In somewhat predictable news (as in, we sure saw it coming), GeekWire reports that Mayor Mike McGinn's anointed broadband startup, Gigabit Squared, may not be able to deliver its already-delayed promise to provide super-high-speed broadband service to 12 Seattle neighborhoods because it lacks financial backing. GeekWire reports: 

Seattle Mayor Mike McGinn — a longtime champion of the project who will leave office at the end of the year — acknowledged the setback in an interview with GeekWire this afternoon. He said Gigabit Squared, the company behind the project, is having problems securing financing to install the network, and he raised questions about the project’s future.

“We’re now a year into it and the question is, will it work or not?” McGinn said inside his office at City Hall. He acknowledged that he’s ”very concerned it’s not going to work.”

McGinn won big political points late in the mayor's race campaign when a Washington Post reporter ran a pro-McGinn story trashing his opponent Ed Murray for taking money from Comcast and showing, in the Post's words, "limited enthusiasm" for Gigabit. The headline: "Comcast is donating heavily to defeat the mayor who is bringing gigabit fiber to Seattle."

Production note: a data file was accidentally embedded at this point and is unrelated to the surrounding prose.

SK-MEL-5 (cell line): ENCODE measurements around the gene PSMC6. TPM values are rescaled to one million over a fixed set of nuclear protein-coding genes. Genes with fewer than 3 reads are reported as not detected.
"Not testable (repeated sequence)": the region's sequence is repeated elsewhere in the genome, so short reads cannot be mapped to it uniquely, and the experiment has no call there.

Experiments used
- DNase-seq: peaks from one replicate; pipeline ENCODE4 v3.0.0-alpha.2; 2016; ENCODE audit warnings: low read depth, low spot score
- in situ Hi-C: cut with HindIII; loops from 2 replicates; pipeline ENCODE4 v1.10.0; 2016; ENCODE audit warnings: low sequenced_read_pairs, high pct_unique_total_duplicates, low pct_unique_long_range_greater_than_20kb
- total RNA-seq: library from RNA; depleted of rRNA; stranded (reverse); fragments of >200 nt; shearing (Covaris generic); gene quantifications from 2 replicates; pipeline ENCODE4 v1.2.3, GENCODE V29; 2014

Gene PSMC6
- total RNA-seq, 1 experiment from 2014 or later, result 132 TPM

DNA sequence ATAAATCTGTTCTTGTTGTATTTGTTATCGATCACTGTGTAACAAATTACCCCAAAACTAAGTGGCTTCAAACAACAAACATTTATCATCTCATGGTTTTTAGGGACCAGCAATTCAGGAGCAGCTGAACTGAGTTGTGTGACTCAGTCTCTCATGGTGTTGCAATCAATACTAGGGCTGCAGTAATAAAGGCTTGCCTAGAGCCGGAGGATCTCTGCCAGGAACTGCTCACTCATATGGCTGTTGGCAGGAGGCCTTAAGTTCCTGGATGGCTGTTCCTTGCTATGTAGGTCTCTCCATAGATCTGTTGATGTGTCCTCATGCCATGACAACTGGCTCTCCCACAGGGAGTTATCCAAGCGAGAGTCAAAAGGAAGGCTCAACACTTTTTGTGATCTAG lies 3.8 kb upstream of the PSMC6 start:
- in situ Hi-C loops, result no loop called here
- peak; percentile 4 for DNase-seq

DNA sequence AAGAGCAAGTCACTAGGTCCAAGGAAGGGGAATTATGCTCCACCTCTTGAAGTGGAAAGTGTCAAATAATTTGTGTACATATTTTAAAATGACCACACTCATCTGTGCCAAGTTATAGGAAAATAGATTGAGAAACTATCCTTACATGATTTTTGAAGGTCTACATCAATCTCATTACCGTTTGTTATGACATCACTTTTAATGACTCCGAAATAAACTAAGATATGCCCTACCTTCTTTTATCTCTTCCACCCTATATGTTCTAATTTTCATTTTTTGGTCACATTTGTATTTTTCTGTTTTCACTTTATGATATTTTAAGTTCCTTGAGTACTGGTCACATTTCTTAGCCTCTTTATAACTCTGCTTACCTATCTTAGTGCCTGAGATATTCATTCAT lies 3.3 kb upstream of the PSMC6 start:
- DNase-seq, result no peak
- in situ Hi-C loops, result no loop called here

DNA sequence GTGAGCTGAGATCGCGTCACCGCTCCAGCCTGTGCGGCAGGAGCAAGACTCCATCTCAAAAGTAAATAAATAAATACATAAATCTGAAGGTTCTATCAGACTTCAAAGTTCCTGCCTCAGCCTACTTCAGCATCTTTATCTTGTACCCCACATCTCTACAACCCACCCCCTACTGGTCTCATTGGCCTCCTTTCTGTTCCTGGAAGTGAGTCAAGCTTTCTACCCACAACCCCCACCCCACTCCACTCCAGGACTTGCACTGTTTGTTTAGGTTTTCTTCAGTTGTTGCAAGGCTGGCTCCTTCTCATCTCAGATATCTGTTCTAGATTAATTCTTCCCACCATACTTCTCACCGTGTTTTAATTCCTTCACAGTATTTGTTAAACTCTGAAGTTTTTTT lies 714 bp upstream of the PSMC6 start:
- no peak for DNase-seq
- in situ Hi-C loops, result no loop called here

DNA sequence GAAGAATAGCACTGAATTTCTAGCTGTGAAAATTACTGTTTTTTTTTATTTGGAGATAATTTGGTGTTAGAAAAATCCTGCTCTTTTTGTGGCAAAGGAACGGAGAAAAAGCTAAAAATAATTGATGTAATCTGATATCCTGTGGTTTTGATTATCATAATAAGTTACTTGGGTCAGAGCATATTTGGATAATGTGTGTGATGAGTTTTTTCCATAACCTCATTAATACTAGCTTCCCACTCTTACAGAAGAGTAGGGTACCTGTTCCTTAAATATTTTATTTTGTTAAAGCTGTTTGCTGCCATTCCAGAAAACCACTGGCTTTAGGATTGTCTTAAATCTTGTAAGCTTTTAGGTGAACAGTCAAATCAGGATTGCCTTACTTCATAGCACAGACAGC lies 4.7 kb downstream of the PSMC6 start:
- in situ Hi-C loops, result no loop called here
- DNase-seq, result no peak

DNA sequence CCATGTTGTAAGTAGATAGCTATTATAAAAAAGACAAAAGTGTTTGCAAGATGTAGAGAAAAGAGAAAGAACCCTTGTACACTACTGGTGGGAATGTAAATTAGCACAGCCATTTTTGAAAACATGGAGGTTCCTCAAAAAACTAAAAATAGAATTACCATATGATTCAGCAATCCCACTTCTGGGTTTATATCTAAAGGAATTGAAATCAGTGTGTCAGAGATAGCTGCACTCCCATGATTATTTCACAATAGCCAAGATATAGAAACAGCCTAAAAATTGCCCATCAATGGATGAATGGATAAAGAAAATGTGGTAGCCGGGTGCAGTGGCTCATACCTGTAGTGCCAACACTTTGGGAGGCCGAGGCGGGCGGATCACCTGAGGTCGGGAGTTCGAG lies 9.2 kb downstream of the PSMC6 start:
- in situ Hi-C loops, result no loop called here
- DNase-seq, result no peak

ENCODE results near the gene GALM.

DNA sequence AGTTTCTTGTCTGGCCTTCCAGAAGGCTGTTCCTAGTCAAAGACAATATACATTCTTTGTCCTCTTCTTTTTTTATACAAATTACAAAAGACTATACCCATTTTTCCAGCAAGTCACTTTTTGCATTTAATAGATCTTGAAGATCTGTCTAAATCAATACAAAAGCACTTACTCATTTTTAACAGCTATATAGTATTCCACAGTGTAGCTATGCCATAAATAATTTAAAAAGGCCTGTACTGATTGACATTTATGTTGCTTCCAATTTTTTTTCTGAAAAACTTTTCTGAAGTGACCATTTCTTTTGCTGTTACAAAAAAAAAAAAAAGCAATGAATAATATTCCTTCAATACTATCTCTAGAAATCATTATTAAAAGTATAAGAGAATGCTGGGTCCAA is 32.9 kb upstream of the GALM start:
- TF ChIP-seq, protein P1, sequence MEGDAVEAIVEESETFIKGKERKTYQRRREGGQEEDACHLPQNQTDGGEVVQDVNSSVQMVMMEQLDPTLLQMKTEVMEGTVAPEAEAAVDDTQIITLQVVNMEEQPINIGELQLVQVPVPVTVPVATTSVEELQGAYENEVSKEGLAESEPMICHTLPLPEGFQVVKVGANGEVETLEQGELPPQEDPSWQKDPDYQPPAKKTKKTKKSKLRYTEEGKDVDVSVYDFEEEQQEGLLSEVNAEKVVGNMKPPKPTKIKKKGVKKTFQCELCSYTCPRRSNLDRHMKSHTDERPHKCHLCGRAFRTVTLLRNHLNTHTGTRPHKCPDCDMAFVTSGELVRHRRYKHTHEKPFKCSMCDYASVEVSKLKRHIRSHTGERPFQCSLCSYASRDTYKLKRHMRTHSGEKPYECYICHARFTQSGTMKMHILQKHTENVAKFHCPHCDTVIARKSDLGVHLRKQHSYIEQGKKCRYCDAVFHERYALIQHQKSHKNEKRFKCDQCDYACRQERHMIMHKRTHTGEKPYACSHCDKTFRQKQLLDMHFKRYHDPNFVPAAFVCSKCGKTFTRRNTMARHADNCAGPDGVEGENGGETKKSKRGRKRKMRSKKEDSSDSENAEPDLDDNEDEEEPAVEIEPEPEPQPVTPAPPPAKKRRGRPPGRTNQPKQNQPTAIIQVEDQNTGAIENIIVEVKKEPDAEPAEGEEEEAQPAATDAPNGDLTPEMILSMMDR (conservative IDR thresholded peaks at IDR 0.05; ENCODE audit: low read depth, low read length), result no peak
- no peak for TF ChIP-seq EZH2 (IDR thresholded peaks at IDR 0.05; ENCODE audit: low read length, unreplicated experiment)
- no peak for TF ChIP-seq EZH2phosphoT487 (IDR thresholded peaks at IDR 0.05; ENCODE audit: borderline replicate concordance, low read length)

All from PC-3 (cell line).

The thinly reported Post article concluded that the mayoral election "could determine whether Seattle residents have new options for high-speed broadband service, or will have to make do with the slower services already offered by incumbents like Comcast"—implying that McGinn wanted more options, and Murray wanted slower service provided by Comcast. 

Murray's caution now looks prudent. After initially saying it would provide service to 14 neighborhoods by fall 2013 (in 2012, McGinn announced the $200 million project—to cheerleading from his fanclub— saying it would "stimulate business opportunities, spur advancements in health care, education, and public safety, and enhance quality of life for the residents and businesses of Seattle"), Gigabit put off its plans for another year.

Now, those plans have been put off indefinitely. To date, the four-year-old company does not have a single broadband network in operation in any city. 

During the campaign, Murray told PubliCola that contrary to the odd Post story, he didn't oppose Gigabit, but wanted to open the process up to some kind of competition rather than choosing a single company for favorable treatment.

PubliCola reported on Comcast's donations to Murray before the Post, though (unlike the Post) we didn't go on to to make up a story line about the awesome Gigabit Squared.

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